Creator Corner: Maggie Knaus


Welcome to Creator Corner, a blog series where we interview the creators of our latest books. For this post, we’re interviewing Eleanor’s Moon author Maggie Knaus!

Owlkids Books: How and why did you begin writing and illustrating children’s books?

Maggie Knaus: I have been a professional photographer for the past 30 years, but have always been intrigued by painting. I tried to paint with my camera by shooting abstracts of junkyard cars and using various alternative photographic processes, both in and out of the darkroom. It wasn’t until I took my first painting class that I realized there was no substitution for the real thing. I had also run a book fair at my children’s school for five years. We had visiting authors and readings, and our family was exposed to the joy of reading firsthand. I had written a story when my daughter was little, and it sat on the shelf for many years, and so eventually I decided to see if I could make the story come to life by painting it.

OKB: What themes or topics do you enjoy exploring in your work?

MK: So far, it is family. I watched a lecture by Roy Henry Vickers who said that we should “speak from the heart.” I was happy to hear him say that, as this book is very much a love letter to both my father and my daughter. I have two daughters, and my second story is about my other daughter and her first love, her cat, Gatsby.

OKB: What was the inspiration for this book?

MK: This is my first children’s book and it was based on the true relationship between my daughter and my father. Many of the events in the book actually happened, and as many of them are centered around the moon, I decided to try my hand at writing a story about them using the moon as the binding agent for the story. That was 20 years ago. Many years after that,  I took my first painting course. And it was many years after that that I attended some lectures at the Osborne Collection and, in listening to other authors and illustrators, was inspired to try and illustrate the story myself.

OKB: What was the most enjoyable part of bringing this story to life? What was the most challenging part of the process?

MK: The most enjoyable part of bringing the story to life was painting scenes that were created from a variety of my photographs. In one painting, I might have used different parts of four or five different photographs to create a scene. And all those parts are memories of places I have been and shared with my family and friends. For example, the car scene was originally taken from the back of our first car at night. I subsequently took similar photos from our current car so that the console had a more current feel. The winter scene outside the window was from a trip we took to the States for Thanksgiving one year. And Eleanor always wore those little red Converse which she used to put on the back of my seat when we were in the car.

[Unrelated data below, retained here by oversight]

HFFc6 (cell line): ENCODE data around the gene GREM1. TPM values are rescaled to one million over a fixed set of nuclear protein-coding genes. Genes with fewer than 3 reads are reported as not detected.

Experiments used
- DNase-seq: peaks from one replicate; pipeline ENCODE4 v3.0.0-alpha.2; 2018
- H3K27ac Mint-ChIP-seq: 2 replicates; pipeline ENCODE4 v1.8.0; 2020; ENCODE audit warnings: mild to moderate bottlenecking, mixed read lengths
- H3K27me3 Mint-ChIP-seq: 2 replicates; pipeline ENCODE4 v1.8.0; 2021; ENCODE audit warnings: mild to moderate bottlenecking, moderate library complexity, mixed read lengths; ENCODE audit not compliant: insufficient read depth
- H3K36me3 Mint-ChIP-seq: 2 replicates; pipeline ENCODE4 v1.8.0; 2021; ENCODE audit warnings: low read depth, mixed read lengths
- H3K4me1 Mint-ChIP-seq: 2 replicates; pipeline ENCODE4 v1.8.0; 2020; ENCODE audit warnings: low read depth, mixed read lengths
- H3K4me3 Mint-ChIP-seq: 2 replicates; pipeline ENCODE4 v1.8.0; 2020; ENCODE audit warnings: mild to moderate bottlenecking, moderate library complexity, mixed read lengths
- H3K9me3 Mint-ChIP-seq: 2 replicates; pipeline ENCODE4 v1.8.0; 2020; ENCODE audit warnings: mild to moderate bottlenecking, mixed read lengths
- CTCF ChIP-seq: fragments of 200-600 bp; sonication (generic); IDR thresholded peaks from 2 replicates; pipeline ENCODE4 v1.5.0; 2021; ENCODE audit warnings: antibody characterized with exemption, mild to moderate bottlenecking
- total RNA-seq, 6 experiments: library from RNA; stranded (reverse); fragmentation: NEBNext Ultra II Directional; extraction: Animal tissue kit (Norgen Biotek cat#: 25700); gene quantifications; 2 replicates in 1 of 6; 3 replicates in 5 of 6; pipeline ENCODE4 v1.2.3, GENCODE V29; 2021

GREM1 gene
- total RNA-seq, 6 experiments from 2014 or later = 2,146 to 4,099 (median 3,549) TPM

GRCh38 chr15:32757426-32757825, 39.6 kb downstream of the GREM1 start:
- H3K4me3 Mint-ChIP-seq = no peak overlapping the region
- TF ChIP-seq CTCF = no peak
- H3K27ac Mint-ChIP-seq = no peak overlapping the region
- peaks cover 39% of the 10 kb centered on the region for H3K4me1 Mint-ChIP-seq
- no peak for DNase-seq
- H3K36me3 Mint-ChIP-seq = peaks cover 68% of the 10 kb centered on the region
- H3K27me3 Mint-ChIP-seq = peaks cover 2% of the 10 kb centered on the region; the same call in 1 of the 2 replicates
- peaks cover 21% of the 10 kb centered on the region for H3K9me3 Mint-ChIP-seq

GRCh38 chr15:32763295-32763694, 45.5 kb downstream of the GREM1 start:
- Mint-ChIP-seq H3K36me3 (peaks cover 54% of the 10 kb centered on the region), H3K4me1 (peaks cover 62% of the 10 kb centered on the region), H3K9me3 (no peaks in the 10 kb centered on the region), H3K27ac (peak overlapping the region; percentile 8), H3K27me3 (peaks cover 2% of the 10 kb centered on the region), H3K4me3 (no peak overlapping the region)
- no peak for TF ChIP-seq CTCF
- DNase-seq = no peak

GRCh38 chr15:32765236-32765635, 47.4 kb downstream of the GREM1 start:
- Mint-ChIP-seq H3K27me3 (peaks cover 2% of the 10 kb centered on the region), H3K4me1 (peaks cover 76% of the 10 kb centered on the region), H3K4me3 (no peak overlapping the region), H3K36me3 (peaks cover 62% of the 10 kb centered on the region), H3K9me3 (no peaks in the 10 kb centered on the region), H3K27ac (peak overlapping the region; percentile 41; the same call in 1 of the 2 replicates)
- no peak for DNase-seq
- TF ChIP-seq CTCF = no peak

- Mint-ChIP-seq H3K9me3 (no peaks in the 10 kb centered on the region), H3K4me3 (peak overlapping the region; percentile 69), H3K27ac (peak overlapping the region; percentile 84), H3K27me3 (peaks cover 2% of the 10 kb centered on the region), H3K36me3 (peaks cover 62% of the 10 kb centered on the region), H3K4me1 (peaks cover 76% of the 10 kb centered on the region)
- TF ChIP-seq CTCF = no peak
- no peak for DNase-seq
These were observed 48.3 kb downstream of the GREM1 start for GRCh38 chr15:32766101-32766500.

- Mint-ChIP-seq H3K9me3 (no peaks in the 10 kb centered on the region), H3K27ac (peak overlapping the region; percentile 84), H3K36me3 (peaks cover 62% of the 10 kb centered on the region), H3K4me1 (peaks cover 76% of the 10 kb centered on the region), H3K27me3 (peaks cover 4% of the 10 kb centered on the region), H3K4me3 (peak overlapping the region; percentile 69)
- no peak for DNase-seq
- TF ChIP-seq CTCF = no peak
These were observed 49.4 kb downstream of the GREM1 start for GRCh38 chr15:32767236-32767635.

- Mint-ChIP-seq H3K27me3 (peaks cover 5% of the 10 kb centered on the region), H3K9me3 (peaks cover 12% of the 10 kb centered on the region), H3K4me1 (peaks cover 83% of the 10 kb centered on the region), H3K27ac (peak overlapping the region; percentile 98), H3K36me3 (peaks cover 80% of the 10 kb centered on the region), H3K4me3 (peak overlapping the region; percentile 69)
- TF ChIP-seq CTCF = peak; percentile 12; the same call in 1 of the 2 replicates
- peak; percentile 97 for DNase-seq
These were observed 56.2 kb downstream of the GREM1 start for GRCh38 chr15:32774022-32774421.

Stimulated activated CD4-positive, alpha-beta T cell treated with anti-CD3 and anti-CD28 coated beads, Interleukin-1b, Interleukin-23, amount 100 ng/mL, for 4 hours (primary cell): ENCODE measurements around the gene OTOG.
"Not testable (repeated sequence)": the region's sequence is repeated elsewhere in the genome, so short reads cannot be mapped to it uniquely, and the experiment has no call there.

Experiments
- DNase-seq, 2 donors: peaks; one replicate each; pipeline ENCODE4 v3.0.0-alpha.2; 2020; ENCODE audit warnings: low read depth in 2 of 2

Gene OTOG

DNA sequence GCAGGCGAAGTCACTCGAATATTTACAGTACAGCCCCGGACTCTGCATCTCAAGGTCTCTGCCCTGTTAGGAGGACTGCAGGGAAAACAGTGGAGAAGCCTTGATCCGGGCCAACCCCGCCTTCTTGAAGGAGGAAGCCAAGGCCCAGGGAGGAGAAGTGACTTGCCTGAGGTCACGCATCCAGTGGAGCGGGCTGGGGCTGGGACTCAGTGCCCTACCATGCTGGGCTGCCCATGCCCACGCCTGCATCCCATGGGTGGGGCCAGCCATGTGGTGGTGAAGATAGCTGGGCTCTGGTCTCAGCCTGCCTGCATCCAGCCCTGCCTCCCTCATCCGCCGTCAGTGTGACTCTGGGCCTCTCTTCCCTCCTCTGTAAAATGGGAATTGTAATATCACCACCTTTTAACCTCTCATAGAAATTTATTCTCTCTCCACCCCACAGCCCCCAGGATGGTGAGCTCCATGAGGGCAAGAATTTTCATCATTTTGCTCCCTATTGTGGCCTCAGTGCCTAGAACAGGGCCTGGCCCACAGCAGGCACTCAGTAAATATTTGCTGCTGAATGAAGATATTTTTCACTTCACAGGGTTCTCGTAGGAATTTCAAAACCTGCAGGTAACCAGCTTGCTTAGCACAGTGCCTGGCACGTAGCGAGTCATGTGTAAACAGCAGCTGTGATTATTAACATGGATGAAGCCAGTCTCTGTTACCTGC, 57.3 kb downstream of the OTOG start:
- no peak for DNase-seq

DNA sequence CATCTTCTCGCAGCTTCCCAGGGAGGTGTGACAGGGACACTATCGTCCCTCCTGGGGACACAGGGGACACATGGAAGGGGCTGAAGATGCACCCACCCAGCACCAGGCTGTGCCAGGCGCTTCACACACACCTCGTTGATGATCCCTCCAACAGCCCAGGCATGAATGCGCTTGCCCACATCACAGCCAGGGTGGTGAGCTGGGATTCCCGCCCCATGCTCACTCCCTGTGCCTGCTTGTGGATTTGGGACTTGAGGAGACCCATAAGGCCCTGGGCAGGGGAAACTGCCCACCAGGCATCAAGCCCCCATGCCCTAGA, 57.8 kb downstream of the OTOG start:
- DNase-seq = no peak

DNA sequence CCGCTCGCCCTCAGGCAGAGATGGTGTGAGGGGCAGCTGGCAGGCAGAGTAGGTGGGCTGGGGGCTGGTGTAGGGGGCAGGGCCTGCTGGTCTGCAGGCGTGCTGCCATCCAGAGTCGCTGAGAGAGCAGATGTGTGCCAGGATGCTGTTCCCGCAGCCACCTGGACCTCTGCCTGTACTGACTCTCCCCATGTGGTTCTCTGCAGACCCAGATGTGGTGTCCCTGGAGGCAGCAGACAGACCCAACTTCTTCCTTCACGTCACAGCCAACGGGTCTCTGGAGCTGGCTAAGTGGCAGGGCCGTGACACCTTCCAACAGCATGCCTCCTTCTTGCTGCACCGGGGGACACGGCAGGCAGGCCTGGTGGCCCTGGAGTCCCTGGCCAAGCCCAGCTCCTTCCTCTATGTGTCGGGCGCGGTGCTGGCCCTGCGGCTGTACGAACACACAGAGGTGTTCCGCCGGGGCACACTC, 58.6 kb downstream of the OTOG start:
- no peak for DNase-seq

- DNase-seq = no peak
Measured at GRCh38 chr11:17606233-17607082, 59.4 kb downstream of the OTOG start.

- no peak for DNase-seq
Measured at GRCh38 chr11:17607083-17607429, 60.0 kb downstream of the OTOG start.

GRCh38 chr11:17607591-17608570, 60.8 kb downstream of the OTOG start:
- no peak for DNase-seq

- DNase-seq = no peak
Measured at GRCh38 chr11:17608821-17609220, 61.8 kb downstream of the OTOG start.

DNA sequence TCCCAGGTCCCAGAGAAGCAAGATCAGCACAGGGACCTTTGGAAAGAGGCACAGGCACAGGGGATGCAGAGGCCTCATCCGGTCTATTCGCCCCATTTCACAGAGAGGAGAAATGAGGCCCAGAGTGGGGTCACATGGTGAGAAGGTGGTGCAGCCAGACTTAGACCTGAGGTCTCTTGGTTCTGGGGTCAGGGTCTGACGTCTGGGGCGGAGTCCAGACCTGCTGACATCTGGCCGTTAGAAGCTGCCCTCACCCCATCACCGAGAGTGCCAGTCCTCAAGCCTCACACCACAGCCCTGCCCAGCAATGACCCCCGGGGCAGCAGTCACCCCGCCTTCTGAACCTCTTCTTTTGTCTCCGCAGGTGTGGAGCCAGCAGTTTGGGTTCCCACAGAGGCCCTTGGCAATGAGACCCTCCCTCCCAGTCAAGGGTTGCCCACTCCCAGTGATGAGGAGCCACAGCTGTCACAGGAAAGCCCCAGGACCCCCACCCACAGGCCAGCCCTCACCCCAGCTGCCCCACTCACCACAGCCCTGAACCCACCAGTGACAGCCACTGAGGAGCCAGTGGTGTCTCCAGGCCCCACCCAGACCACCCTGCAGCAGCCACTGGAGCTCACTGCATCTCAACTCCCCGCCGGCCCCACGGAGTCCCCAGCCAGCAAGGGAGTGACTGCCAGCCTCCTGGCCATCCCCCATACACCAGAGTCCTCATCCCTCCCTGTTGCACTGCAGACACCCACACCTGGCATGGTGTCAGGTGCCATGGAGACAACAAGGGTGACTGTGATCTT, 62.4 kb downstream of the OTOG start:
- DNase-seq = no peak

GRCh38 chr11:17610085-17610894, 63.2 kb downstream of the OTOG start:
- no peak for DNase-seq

The most challenging part was coming up with new ideas based on changes my editor had made to the story arc. While I think her changes made it a better book, it was a different approach to create paintings based on someone else’s sense of how the story should flow. I was still given incredible support and freedom to produce the paintings but the editorial process identified the need for some other images to extend the story visually.

OKB: What do you hope readers will take away from this book?

MK: I knew that I would always love my children, but I didn’t take into consideration how many other people would love them as well. That love has been a gift to me and to my children. These people bring such a variety of experiences and ways of looking at the world. So I would say that if you are lucky enough to have family and friends nearby, love them and share your lives with them while you have them right in front of you.

OKB: What’s a fun fact people may not know about you?

MK: I removed all the grass from my front yard and planted a pollinator garden. I now have all kinds of butterflies, bees and birds flying around my house.

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